Control system migration: surviving the 'perfect storm' to improve performance — Part 2

Honeywell Process Solutions Ltd

By Process Online Staff
Tuesday, 14 November, 2017


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Industrial companies are faced with an increasingly competitive business environment and control systems that are becoming obsolete. The fast pace of technology development opens up new opportunities, but this is being offset by an increasing skills shortage. Incremental migration coupled with outcome-based service programs can help an organisation move forward and reduce TCO.

As explained in Part 1 of this article, proactive is the new normal when it comes to keeping automation technology up to date. Companies that migrate to a newer, more effective control system gain a significant advantage over competitors that simply wait for assets to reach end of life. The ‘doing nothing’ option simply isn’t viable.

Upgrade before operational issues arise

Industrial organisations must immediately do proper planning and budget allocation for control system upgrades in order to avoid resource scarcity. Leading global automation suppliers have data indicating hundreds of thousands of legacy DCS nodes and thousands of software licenses will soon become obsolete or phased out.

It is clear that inaction on migration strategies is causing existing services to be underutilised and, by early next decade, a crossover will occur where demand for control system upgrades will outstrip the available qualified resources.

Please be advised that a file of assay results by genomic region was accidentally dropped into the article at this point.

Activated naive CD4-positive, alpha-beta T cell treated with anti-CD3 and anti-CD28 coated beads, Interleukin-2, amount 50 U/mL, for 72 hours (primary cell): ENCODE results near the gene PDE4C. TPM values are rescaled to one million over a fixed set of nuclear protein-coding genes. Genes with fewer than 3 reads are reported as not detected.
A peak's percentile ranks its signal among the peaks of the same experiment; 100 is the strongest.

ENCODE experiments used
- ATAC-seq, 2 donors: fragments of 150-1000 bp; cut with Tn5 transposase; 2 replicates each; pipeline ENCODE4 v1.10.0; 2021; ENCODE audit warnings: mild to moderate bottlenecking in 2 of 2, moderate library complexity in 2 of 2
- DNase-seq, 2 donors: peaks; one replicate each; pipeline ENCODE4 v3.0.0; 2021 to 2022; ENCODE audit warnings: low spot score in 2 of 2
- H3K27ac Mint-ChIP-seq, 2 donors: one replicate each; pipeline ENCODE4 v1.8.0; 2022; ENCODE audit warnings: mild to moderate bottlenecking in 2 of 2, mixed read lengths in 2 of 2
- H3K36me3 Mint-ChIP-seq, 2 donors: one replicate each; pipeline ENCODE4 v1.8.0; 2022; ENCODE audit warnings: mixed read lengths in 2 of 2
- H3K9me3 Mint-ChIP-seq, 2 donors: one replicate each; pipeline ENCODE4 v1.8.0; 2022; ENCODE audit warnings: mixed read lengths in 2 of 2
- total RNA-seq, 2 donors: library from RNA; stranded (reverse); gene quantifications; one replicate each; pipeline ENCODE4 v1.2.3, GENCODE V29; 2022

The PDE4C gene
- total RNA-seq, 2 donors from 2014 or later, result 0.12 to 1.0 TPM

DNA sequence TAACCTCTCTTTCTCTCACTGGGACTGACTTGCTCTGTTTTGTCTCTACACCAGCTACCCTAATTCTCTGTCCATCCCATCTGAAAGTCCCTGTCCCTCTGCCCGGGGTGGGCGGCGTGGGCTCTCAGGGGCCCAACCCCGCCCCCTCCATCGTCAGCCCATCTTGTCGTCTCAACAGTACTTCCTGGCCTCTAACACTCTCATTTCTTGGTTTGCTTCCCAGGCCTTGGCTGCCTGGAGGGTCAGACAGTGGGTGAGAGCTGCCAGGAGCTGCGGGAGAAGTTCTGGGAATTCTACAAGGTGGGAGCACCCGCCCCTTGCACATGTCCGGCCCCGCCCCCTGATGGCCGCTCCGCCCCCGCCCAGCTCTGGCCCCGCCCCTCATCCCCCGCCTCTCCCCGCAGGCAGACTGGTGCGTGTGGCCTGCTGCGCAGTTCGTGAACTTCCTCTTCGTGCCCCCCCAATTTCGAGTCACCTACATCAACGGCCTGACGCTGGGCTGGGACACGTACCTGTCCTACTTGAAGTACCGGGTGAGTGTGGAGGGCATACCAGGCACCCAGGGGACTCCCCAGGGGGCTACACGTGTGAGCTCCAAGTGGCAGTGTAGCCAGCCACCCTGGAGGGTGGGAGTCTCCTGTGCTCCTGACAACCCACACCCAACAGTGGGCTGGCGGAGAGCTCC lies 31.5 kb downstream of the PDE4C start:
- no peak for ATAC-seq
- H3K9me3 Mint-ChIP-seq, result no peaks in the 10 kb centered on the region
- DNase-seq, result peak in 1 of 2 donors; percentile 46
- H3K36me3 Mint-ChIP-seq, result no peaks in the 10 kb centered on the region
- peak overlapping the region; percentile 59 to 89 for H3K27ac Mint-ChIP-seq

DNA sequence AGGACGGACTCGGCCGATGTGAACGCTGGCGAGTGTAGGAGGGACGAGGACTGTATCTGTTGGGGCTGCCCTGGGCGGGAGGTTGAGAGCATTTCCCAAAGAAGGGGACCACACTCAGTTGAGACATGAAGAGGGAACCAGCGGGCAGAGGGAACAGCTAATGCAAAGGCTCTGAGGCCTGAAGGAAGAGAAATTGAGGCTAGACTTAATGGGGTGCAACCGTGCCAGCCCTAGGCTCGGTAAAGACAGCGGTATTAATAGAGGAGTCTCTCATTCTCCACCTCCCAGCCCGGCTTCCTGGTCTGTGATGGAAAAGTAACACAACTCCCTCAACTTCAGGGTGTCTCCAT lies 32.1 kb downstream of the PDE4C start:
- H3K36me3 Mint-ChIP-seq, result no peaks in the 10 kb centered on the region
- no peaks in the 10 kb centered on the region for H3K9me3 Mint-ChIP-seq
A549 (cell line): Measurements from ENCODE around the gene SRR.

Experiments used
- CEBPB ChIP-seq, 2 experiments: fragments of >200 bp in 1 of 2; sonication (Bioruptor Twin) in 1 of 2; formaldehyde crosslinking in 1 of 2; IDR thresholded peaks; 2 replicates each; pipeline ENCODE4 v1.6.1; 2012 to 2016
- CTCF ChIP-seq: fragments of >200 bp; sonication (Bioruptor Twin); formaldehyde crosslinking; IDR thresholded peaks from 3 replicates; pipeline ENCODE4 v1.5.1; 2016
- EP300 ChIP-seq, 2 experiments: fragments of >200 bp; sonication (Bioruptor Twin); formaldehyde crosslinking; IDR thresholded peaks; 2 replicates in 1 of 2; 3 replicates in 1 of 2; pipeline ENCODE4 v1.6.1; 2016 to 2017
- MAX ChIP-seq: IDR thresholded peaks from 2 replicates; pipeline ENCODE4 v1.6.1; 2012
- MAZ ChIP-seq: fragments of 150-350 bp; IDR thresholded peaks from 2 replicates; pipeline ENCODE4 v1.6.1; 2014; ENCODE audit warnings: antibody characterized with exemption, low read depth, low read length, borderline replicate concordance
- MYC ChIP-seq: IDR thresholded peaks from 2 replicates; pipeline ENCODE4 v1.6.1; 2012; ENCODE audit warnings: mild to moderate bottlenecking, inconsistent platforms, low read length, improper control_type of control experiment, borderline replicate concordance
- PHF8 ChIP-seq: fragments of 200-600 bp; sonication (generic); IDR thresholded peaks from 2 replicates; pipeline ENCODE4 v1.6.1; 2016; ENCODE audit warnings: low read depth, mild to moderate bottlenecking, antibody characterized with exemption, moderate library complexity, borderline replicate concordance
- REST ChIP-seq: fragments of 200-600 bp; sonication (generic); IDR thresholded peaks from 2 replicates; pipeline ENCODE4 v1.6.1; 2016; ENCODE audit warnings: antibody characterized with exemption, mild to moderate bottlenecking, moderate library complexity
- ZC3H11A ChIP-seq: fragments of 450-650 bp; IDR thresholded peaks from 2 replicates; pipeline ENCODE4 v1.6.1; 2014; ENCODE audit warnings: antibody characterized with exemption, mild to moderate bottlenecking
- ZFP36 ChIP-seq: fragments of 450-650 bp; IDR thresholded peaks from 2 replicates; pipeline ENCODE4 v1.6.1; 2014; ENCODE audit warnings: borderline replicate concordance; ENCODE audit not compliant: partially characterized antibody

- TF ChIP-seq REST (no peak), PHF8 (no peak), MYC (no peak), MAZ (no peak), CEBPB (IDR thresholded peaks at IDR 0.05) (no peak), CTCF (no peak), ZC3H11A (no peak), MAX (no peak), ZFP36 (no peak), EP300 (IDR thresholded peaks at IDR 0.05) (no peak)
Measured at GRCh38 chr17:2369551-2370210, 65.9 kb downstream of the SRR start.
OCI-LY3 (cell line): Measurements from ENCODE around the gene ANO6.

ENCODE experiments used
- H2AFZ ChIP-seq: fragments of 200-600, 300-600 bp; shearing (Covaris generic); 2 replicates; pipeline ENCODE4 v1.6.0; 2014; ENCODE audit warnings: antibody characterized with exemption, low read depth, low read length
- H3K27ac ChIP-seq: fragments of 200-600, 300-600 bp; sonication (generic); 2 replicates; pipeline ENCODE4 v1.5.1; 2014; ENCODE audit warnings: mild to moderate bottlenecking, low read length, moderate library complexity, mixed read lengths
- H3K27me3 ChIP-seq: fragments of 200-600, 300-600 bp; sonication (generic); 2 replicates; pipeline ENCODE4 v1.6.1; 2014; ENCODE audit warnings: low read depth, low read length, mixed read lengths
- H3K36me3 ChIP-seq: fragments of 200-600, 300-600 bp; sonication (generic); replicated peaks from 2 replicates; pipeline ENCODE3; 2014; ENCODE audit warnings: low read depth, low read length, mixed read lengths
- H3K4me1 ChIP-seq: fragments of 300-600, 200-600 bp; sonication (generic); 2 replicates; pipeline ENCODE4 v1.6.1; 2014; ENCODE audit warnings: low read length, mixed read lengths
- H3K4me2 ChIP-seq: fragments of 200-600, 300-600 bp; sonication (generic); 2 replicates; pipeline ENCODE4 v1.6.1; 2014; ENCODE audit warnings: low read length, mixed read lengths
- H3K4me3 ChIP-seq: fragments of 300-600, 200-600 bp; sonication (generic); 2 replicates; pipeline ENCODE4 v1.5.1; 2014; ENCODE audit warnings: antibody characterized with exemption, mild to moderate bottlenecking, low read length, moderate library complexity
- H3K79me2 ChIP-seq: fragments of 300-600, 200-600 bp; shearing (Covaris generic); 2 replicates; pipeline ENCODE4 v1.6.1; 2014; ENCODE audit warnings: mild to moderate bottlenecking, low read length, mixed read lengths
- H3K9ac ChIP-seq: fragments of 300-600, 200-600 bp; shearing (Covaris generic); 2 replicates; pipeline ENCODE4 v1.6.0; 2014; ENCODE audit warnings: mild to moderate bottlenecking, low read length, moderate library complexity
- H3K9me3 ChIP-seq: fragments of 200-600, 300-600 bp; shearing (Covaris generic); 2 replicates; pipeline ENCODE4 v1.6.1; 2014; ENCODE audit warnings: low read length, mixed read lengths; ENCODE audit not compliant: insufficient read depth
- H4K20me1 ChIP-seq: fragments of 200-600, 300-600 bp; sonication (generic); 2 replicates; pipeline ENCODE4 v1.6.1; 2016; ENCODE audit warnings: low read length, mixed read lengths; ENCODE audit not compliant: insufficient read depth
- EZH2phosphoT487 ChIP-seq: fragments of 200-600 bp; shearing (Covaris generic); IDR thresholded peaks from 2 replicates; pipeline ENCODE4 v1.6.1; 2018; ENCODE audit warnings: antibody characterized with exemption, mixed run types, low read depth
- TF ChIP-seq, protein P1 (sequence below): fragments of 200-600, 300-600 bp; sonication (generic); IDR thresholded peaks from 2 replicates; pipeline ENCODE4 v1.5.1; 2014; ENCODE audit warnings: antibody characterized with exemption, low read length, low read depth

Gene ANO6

Before migration to a new automation system can take place, most companies require a strong financial justification for the needed capital expenditures. This justification compares the cost of continued operation with the DCS to the costs and benefits of migration to a modern control solution. Together, these factors comprise the total cost of ownership (TCO).

Process control systems don’t have moving parts and aren’t subject to normal wear and tear, so reasons for migration must go beyond basic loss of functionality to other more complex areas.

The upgrade possibilities for a legacy DCS include:

  • Technology refresh involving the replacement of legacy electronics with modernised ones providing improved efficiency, lower power consumption and environmentally friendly materials
  • Technology upgrades involving the replacement of existing equipment with newer generation technology that enables improved performance, reduced maintenance costs and new operational and functional capabilities
  • Intellectual property upgrades transitioning current control strategies, applications and HMIs to more advanced technology


Put an effective project plan in place

The first step in preparing for a control system migration is developing a comprehensive project plan. This involves working with all stakeholders — including operations, engineering and plant management — to align on scope, risk assessment and the overall project roadmap. Project participants should evaluate and prioritise what is important from their individual perspectives. This helps to create ownership and a shared vision throughout the organisation.

In the early stages of a control system migration, the project team should identify the primary objectives for technology upgrades. These may include:

  • Increased control system reliability
  • Reduction of risk